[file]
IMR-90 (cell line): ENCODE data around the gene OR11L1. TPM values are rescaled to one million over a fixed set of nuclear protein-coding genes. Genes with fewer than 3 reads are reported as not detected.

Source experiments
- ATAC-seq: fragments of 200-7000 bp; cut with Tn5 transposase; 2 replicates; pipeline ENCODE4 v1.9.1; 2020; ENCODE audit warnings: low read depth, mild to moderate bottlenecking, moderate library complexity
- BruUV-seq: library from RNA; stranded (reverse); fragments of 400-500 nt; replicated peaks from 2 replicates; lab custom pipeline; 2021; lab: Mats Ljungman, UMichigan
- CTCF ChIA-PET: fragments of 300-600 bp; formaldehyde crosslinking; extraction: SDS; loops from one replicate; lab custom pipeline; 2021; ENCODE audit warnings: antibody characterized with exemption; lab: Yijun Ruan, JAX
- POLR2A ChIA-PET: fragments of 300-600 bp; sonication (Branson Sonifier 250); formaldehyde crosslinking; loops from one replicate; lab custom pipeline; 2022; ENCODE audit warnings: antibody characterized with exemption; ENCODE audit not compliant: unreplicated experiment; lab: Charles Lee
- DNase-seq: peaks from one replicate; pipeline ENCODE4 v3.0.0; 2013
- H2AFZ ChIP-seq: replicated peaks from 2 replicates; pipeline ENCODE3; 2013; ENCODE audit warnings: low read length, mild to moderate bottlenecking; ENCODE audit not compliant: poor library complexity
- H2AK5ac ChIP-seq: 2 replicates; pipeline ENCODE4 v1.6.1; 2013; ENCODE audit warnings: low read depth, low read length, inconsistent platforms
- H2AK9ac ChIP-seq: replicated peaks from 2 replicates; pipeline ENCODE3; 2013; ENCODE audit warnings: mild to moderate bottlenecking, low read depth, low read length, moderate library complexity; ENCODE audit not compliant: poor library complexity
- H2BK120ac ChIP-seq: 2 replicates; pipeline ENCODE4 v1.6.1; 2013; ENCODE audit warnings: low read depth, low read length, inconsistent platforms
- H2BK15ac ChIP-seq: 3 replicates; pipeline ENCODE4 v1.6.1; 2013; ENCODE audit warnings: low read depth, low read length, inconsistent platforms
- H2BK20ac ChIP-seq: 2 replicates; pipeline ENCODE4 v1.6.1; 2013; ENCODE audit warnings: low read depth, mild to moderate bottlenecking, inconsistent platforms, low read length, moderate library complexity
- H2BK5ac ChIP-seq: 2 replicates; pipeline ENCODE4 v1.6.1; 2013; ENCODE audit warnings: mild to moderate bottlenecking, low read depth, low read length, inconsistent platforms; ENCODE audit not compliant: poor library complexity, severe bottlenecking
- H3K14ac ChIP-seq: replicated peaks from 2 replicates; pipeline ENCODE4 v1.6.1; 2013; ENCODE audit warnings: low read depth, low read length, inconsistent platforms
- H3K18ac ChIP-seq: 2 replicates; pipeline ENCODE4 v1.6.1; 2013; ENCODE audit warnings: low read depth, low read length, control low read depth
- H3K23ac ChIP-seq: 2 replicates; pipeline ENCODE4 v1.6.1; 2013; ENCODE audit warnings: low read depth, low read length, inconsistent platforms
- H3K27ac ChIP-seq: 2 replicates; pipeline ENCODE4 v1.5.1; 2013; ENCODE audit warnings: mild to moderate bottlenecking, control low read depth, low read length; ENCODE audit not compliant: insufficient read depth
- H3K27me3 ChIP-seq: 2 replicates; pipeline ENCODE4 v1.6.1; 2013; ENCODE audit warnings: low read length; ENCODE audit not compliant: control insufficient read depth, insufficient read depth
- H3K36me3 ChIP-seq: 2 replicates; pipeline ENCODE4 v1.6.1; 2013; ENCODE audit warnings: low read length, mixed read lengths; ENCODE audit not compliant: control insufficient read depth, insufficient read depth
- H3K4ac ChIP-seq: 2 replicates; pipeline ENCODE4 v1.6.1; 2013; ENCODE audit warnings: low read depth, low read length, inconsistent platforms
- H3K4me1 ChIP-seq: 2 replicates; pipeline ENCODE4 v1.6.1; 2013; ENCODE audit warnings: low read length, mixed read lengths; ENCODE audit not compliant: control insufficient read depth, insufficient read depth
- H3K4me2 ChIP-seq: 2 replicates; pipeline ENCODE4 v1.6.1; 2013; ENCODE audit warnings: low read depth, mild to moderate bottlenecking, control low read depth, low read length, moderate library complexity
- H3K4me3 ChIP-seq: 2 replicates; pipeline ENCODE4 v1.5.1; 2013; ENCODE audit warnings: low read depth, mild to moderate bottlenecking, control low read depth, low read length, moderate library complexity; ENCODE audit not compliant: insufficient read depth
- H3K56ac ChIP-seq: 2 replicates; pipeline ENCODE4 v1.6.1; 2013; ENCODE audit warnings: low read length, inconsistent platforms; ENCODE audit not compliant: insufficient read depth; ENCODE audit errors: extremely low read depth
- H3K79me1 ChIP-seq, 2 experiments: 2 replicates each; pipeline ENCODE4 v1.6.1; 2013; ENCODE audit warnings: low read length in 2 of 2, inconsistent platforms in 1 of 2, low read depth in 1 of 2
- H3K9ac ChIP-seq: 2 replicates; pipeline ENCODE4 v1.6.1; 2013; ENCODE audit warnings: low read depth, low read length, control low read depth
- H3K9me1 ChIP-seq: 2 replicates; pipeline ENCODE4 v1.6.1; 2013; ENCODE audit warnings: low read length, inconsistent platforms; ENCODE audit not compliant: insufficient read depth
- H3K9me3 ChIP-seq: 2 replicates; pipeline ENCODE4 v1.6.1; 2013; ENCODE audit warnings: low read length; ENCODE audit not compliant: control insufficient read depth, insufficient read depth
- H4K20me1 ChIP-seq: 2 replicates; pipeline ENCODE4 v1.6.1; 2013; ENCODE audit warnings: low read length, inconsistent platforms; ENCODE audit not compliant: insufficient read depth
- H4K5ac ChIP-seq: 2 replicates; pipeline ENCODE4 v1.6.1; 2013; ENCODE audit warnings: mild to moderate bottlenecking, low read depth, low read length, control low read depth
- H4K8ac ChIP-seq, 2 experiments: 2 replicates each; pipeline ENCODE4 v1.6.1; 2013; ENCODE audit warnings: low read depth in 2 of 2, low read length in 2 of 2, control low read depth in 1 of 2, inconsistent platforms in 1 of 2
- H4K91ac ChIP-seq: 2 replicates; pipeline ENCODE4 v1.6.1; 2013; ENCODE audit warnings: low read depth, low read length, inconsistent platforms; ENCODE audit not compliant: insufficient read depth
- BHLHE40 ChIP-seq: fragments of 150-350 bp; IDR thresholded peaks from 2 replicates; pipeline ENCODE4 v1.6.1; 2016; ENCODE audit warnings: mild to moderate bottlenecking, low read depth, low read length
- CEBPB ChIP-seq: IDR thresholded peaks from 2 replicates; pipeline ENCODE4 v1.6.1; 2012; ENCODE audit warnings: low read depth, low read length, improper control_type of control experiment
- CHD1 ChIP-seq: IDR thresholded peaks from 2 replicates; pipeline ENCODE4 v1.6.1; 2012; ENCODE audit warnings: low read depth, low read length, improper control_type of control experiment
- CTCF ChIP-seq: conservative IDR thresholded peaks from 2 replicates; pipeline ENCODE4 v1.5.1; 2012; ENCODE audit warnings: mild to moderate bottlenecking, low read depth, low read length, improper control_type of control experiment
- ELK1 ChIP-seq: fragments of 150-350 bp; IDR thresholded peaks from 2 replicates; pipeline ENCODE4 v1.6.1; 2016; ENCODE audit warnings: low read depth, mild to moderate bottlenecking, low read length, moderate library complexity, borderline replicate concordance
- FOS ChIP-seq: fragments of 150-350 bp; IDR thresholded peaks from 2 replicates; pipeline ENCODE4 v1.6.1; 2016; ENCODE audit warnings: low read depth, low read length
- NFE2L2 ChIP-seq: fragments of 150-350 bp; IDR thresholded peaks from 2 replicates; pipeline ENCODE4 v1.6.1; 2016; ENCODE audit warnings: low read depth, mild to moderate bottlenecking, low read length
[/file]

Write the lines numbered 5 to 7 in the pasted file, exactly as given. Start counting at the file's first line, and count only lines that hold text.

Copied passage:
- CTCF ChIA-PET: fragments of 300-600 bp; formaldehyde crosslinking; extraction: SDS; loops from one replicate; lab custom pipeline; 2021; ENCODE audit warnings: antibody characterized with exemption; lab: Yijun Ruan, JAX
- POLR2A ChIA-PET: fragments of 300-600 bp; sonication (Branson Sonifier 250); formaldehyde crosslinking; loops from one replicate; lab custom pipeline; 2022; ENCODE audit warnings: antibody characterized with exemption; ENCODE audit not compliant: unreplicated experiment; lab: Charles Lee
- DNase-seq: peaks from one replicate; pipeline ENCODE4 v3.0.0; 2013